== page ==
QPAD MK-80 Mechanical Keyboard Review

Introduction and Technical Specifications

QPAD MX-80 Keyboard Review


We've often discussed the merits of typing on a mechanical keyboard here at OC3D. Indeed if you've never experienced the pleasure, and you find yourself typing anything approaching a reasonable amount, then you're certainly missing out.

The majority of users will be used to a keyboard that relies on either the scissor-style or a membrane for their keys. These are, to use a technical term, squishy. Not only does this give you a an experience akin to prodding custard, but because the keys are reliant upon you reaching the limits of their travel before the keypress is acknowledge then you can quickly become fatigued.

A mechanical keyboard by contrast uses individual switches for each key, and they are capable of providing the key you have pressed long before they reach the end of their travel. So although you might believe that a laptop style gives a shorter keystroke, it's more than likely that a good mechanical keyboard actually requires less travel before activation. Although you might have 6 of total travel, you only require 2mm. So your fingers can skate across it, leading to a much faster and less painful typing adventure.

Technical Specifications

Specifications wise the MK-80 ticks all the boxes we'd expect of a current mechanical keyboard. We have the Cherry MX switches that are the heart of any great keyboard. It's no shock to find them in everything, because they're so perfect. This particular keyboard has the MX Blue's, ones with a microswitch click for additional feedback. As well as those the MK-80 has N-Key rollover for those times when banging your head off the keyboard is the only reply possible to a particularly dull-witted forum post. Otherwise it's the usual extras of media keys, LED lighting, gold connections and USB ports.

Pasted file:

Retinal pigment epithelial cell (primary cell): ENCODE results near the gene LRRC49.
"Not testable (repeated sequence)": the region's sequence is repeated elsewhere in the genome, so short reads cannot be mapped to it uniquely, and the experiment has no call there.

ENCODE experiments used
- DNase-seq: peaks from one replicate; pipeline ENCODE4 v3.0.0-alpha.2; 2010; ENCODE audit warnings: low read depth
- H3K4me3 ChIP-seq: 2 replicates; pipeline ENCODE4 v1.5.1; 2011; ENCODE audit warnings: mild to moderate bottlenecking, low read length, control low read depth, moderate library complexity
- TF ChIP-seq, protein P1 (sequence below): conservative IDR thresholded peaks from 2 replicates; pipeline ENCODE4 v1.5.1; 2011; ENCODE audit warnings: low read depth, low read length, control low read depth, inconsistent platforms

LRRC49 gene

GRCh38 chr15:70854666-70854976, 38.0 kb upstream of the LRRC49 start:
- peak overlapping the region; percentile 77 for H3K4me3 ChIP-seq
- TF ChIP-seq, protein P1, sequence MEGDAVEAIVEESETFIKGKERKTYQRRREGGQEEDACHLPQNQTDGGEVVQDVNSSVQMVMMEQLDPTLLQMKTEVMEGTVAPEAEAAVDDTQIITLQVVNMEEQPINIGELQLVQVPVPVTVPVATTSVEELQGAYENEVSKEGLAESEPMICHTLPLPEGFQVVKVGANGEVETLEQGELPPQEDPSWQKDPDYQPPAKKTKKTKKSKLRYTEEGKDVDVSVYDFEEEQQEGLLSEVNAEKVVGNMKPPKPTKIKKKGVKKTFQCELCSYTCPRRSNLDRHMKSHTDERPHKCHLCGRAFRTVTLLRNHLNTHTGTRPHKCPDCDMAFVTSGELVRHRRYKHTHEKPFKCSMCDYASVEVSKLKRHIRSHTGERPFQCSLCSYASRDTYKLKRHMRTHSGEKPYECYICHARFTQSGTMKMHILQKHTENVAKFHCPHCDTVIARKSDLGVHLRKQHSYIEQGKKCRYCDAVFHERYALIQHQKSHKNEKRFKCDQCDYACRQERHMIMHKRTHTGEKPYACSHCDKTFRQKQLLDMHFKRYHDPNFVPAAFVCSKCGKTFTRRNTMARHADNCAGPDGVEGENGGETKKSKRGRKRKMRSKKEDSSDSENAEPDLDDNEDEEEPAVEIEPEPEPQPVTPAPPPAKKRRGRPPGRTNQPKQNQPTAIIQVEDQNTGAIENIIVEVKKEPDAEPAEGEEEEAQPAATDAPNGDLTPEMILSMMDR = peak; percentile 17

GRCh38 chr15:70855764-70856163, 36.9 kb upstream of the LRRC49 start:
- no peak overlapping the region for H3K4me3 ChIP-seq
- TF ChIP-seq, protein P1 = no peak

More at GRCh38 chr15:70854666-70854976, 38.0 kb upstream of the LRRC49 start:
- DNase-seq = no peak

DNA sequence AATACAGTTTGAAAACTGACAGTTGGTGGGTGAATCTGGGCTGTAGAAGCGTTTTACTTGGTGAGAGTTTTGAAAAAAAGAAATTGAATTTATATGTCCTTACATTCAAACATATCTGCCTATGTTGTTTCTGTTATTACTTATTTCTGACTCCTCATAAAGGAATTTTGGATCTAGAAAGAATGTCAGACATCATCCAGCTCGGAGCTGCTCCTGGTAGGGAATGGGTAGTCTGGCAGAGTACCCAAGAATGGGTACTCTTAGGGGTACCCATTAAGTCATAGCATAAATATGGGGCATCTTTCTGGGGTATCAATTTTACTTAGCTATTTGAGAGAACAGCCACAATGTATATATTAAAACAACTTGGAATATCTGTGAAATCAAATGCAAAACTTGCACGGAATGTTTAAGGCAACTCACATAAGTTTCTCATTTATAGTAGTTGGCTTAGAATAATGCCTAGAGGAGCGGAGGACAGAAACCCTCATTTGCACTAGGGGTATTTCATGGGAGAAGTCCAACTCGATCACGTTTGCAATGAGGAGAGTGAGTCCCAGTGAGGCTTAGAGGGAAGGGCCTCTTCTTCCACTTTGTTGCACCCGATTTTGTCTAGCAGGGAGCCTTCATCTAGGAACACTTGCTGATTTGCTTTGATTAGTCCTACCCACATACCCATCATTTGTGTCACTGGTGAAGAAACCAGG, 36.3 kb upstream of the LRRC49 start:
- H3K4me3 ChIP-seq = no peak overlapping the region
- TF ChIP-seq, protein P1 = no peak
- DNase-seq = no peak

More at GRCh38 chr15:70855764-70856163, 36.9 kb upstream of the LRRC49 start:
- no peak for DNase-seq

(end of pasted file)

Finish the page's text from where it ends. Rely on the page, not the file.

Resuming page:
• Key switch: Cherry MX blue mechanical switch technology
• N Key Rollover: Gaming cluster with anti ghosting capability
• Key strokes: 50 million
• Lightning: Individual LED backlight
• Lightning features: Four levels of brightness
• Connectors: Gold plated connectors for extremely low latency
• Media keys: Media keys for volume control, play, pause and skip tracks
• USB Hub: Two high speed USB 2.0 ports
• Audio ports: 3.5mm Headphone-out and microphone-in jacks
• Cable: 1.8 meter extra thick cable
• Extras: 4 extra orange key caps and key cap puller
• Dimensions: Keyboard 44.45 x 14.48 x 2.54 cm, Wrist pad 44.45 x 6.1 x 1.4 cm
• Weight: 1.27 kg
• Warranty: 2 year

«Prev 1 2 3 Next»

Most Recent Comments

04-09-2013, 07:43:06

Oh sweet, i have the 85, be interesting to see how the 80 faired

Edit: Now I remember why I went with 85 and not 80 The USB thing seems to be quite a big deal here.

N-Key over usb is great Quote

04-09-2013, 13:08:15

i almost bought this keyboard from pc world a few weeks back, but im kinda waiting for the new k70's. they better be worth itQuote

04-09-2013, 14:49:34

Looks good.
I just want for someone to release a fully mechanical keyboard with dedicated media keys and 6 macros with 3 profiles, kinda like the k95 but with just one row of macros or mechanical g15 v2.Quote

Register for the OC3D Newsletter

Subscribing to the OC3D newsletter will keep you up-to-date on the latest technology reviews, competitions and goings-on at Overclock3D. We won't share your email address with ANYONE, and we will only email you with updates on site news, reviews, and competitions and you can unsubscribe easily at any time.

Simply enter your name and email address into the box below and be sure to click on the links in the confirmation emails that will arrive in your e-mail shortly after to complete the registration.

If you run into any problems, just drop us a message on the forums.